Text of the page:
3. If required by RUS, a copy of any corrective action plans submitted to RUS in compliance with 7 CFR §1730.25, Corrective action (RUS borrowers only).

Criteria for Conductor Replacement

Determining the disaster-related damages to some components (for example, poles, guys, and cross-arms) of an electrical transmission or distribution system can usually be accomplished by visual inspection. However, determining the full extent of disaster-related damages to conductors, and the appropriate method to repair the damages, is more challenging, particularly with older systems. FEMA considers a conductor eligible for replacement when it is stretched beyond the point where it can be effectively repaired and re-sagged through predictable modeling to meet appropriate clearances, sag and tension, and to meet pre-disaster reliability. A conductor is beyond the point where it can be effectively repaired when one or more of the following criteria exist within a line section:

  1. 25% or more of the conductor spans are damaged. Damage is defined as broken conductors, broken strands, the existence of new (disaster-related) splices, and/or if the conductor is severely pitted, burned, kinked, or damaged in other ways.

  2. 30% or more of the line spans are visibly out of sag or do not meet clearances (for example, the conductor does not meet clearance requirements for conductor-to-conductor or conductor-to-ground).

  3. 40% or more of the poles were replaced or need to be replaced or plumbed (straightened) due to the disaster.

  4. 40% or more of the supporting structures have a disaster-related damaged component (for example, x-arms, braces, pin, ties, insulators, guys/anchors, or poles).

  5. The sum of the percentages of the above criteria is 65% or more.

  6. Other additional compelling information provided by a licensed professional engineer.

Replacement Conductor

FEMA will fund eligible work in accordance with 44 CFR §206.226, Restoration of damaged facilities. The use of #2 Aluminum Conductor Steel Reinforced (ACSR), however, is considered the lower cost equivalent to replace conductor with equal or lesser amperage capacity, such as copper weld conductor (CWC), hard and soft drawn copper wire, smaller ACSR, and Amerductor. When such conductor is replaced with #2 ACSR, FEMA will fund adjustments of span lengths and pole heights to meet appropriate design requirements.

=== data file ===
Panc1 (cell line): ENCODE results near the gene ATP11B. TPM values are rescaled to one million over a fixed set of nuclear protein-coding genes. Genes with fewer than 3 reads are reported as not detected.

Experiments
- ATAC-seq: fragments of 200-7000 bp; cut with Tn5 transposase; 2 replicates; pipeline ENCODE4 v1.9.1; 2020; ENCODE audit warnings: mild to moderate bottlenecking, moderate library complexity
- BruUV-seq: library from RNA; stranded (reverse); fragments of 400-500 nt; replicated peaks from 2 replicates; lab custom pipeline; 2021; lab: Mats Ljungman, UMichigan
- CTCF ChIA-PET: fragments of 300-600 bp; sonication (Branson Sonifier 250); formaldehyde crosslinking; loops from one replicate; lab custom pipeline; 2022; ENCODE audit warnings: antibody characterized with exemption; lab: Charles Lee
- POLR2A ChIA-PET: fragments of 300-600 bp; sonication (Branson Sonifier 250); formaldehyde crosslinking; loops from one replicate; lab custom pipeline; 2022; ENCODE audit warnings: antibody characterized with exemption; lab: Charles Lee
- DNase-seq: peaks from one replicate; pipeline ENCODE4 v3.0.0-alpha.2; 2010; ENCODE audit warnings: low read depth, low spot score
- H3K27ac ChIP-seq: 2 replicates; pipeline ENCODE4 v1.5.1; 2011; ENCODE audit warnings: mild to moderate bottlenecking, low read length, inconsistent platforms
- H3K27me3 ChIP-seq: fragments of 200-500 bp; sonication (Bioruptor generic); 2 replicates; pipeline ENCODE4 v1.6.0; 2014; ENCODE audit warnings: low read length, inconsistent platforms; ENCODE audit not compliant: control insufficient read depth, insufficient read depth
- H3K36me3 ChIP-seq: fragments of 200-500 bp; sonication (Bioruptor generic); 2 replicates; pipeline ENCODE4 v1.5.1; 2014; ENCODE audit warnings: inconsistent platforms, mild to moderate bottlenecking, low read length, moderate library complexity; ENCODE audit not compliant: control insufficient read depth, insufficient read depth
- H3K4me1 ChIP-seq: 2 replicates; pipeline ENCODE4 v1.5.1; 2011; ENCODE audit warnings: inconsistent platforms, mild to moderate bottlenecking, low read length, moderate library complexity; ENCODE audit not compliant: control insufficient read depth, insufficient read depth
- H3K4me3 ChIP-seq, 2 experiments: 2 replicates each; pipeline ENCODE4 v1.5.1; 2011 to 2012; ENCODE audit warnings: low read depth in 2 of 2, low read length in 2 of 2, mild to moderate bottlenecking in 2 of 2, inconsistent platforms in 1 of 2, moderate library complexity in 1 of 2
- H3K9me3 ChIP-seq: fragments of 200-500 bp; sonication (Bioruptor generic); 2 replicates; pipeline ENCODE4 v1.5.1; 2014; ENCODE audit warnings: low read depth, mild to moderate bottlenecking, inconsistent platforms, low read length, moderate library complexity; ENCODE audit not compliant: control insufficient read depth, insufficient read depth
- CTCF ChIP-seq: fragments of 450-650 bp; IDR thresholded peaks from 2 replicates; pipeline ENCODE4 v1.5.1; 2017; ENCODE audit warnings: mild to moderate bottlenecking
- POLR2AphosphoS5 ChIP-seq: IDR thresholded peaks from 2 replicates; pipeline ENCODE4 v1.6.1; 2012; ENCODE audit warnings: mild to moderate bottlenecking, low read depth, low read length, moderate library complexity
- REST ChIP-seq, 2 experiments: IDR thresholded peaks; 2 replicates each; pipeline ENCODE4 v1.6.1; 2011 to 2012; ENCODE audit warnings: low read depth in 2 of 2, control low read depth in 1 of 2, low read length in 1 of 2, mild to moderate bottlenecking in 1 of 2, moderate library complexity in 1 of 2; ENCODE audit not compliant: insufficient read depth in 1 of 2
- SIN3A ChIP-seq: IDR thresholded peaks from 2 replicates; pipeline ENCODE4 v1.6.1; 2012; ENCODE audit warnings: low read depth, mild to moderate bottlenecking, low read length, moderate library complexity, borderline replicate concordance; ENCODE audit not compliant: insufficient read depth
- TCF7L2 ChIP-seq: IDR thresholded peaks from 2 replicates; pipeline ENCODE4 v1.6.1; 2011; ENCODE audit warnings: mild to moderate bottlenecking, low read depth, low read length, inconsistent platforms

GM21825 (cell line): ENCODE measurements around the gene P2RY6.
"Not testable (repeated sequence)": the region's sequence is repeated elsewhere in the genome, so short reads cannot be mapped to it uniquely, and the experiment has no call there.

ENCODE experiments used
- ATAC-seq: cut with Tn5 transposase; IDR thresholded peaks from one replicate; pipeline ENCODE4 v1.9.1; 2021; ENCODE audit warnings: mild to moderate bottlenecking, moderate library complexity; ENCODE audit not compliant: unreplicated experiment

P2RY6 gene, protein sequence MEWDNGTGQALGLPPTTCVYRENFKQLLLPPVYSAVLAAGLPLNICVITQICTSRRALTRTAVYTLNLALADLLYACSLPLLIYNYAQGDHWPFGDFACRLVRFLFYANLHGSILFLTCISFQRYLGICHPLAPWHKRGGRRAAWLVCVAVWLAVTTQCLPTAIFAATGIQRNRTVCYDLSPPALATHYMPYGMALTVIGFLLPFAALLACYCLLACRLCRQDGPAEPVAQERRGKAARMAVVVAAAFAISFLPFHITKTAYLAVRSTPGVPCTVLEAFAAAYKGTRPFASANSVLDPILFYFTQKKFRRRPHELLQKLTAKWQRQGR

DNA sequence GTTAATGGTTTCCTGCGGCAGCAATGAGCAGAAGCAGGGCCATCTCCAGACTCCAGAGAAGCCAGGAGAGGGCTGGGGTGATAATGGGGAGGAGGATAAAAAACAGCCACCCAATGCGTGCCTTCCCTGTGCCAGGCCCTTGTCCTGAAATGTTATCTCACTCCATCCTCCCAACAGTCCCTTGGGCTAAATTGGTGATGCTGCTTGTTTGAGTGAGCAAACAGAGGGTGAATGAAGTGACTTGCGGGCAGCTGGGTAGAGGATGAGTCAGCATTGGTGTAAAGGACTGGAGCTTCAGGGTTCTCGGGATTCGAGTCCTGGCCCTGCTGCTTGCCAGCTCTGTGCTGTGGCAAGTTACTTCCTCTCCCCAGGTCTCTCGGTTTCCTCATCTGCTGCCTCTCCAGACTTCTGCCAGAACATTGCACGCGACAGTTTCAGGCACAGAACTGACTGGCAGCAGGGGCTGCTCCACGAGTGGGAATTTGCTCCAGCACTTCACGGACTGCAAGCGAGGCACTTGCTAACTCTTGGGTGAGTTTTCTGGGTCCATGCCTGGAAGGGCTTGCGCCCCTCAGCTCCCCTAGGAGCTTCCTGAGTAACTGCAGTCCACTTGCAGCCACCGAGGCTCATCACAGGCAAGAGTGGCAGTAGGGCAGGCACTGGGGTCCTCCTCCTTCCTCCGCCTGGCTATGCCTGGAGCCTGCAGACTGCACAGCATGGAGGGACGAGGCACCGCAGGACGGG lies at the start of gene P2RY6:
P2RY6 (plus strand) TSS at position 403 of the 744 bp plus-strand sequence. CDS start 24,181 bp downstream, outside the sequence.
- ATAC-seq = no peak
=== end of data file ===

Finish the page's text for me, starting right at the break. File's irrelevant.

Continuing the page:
If FEMA determines that the conductor is eligible for replacement, FEMA will fund the use of #2 ACSR as the lower cost equivalent replacement of conductor with equal or lesser amp capacity (for example, copper weld conductor (CWC), hard and soft drawn copper wire, and smaller ACSR, and Amerductor). If the existing spacing of poles exceeds the spacing required for the new conductor, FEMA will fund the installation of additional poles and components as required to meet appropriate design requirements.

If disaster damaged conductor does not qualify for replacement, the damaged line section is eligible for repair only.

Hazard Mitigation

FEMA provides hazard mitigation funding under Section 404, Hazard Mitigation, and Section 406, Repair, Restoration, and Replacement of Damaged Facilities, of the Stafford Act. The State manages the Section 404 Hazard Mitigation Grant Program and establishes the funding priorities for the program. FEMA will evaluate and fund Section 406 hazard mitigation projects to protect disaster-damaged components of facilities. FEMA supports funding cost-effective hazard mitigation measures for electrical transmission and distribution facilities. In order to be eligible, hazard mitigation measures under Section 406 of the Stafford Act: